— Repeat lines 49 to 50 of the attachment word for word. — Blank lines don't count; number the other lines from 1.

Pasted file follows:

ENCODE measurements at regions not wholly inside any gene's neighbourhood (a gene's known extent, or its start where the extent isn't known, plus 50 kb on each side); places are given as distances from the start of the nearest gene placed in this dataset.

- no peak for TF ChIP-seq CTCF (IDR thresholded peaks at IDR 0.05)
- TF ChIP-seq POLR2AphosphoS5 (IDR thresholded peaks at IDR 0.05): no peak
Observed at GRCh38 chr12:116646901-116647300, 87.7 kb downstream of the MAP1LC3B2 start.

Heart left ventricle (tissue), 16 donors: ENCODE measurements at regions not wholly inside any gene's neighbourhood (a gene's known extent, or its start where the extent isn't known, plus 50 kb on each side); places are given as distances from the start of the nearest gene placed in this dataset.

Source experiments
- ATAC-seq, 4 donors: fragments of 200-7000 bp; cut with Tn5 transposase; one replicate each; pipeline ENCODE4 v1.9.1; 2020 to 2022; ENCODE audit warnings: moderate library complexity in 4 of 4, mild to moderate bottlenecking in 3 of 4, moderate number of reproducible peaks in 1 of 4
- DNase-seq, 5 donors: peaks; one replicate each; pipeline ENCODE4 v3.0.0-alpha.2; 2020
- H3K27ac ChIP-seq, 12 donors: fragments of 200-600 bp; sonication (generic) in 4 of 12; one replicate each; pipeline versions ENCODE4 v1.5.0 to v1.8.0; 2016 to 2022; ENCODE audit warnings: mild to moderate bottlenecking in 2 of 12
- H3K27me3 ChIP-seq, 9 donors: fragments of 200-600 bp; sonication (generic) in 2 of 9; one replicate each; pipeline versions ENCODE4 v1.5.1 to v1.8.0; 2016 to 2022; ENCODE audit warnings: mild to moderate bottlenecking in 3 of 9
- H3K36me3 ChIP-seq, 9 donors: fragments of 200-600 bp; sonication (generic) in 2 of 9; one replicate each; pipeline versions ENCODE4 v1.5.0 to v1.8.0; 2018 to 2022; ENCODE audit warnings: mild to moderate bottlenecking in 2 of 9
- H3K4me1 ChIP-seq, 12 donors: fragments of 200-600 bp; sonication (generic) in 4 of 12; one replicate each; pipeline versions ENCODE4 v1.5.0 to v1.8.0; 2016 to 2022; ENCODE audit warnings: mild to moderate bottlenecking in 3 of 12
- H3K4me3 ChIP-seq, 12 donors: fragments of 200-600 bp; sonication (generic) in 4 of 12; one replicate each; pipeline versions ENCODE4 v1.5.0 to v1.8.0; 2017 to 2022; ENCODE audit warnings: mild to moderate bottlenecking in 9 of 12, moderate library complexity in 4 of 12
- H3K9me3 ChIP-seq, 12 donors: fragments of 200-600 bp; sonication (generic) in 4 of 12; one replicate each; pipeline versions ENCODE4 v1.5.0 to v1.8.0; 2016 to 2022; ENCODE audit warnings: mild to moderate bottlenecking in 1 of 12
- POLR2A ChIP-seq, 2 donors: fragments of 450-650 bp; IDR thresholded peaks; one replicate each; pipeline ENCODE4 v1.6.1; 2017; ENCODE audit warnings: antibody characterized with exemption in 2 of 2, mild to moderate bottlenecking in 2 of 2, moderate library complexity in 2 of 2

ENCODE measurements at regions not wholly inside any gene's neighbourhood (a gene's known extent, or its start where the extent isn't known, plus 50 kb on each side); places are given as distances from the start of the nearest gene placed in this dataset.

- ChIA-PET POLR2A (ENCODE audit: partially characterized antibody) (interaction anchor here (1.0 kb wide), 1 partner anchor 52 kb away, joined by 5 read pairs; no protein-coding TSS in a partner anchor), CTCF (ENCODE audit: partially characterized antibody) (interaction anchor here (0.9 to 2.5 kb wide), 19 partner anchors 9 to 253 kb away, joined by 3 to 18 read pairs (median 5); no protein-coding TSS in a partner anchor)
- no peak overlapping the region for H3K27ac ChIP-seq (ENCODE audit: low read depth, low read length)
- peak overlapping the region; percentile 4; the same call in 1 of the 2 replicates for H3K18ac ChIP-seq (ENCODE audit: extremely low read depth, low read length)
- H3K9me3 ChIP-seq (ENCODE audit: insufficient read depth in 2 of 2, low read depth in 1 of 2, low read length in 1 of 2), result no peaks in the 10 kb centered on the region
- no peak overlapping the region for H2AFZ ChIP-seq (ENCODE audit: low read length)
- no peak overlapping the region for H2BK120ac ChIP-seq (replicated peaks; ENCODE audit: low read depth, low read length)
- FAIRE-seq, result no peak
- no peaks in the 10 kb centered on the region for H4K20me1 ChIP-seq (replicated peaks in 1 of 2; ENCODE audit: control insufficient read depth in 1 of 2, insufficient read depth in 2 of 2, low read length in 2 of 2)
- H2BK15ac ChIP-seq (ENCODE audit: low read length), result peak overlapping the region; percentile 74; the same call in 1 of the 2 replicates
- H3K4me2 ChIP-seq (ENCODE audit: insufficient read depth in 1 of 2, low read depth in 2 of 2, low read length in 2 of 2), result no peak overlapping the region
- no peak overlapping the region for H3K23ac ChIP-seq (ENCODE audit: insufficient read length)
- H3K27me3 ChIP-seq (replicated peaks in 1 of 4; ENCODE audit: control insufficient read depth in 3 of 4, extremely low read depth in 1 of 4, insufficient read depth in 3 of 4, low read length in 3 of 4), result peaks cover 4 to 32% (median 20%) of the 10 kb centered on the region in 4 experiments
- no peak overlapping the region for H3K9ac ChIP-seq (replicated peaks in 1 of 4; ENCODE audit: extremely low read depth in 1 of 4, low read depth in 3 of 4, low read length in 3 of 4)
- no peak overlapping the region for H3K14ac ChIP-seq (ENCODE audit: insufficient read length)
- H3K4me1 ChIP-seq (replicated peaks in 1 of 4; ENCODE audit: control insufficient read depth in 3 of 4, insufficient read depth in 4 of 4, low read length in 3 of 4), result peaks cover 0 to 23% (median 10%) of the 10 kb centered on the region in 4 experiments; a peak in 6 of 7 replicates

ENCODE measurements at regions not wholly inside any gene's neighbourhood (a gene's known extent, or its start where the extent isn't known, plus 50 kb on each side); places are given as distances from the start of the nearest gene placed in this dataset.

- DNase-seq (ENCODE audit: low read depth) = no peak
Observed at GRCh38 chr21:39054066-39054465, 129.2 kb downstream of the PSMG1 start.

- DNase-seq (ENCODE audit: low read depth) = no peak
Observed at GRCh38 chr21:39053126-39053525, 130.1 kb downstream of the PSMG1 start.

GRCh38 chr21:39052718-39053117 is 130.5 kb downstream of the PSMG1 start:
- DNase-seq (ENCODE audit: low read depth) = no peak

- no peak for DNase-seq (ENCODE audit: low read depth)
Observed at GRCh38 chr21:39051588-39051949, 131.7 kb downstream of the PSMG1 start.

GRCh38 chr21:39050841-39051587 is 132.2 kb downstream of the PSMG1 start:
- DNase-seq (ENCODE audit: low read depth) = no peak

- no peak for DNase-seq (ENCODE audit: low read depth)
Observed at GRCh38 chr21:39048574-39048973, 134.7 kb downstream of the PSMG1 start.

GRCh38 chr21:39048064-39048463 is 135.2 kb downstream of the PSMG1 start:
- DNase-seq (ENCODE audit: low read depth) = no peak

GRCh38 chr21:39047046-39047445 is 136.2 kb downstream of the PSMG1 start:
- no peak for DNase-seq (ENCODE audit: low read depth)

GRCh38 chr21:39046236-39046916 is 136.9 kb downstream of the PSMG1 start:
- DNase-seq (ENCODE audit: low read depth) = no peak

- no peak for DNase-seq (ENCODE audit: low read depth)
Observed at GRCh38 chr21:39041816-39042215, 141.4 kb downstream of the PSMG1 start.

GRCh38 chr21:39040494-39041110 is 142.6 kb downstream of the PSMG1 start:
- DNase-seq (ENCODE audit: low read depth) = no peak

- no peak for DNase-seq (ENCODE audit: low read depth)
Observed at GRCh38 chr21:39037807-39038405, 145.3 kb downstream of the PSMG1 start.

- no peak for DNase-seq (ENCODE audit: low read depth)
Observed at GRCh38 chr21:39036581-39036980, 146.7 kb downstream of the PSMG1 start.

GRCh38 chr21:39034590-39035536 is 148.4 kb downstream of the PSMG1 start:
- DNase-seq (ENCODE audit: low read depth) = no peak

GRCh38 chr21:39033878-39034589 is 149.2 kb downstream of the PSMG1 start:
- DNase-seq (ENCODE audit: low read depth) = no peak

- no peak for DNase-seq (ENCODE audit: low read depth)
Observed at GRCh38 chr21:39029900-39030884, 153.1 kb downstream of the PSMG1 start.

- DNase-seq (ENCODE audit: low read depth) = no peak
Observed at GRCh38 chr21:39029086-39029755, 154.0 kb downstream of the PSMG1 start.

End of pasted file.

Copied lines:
GRCh38 chr21:39046236-39046916 is 136.9 kb downstream of the PSMG1 start:
- DNase-seq (ENCODE audit: low read depth) = no peak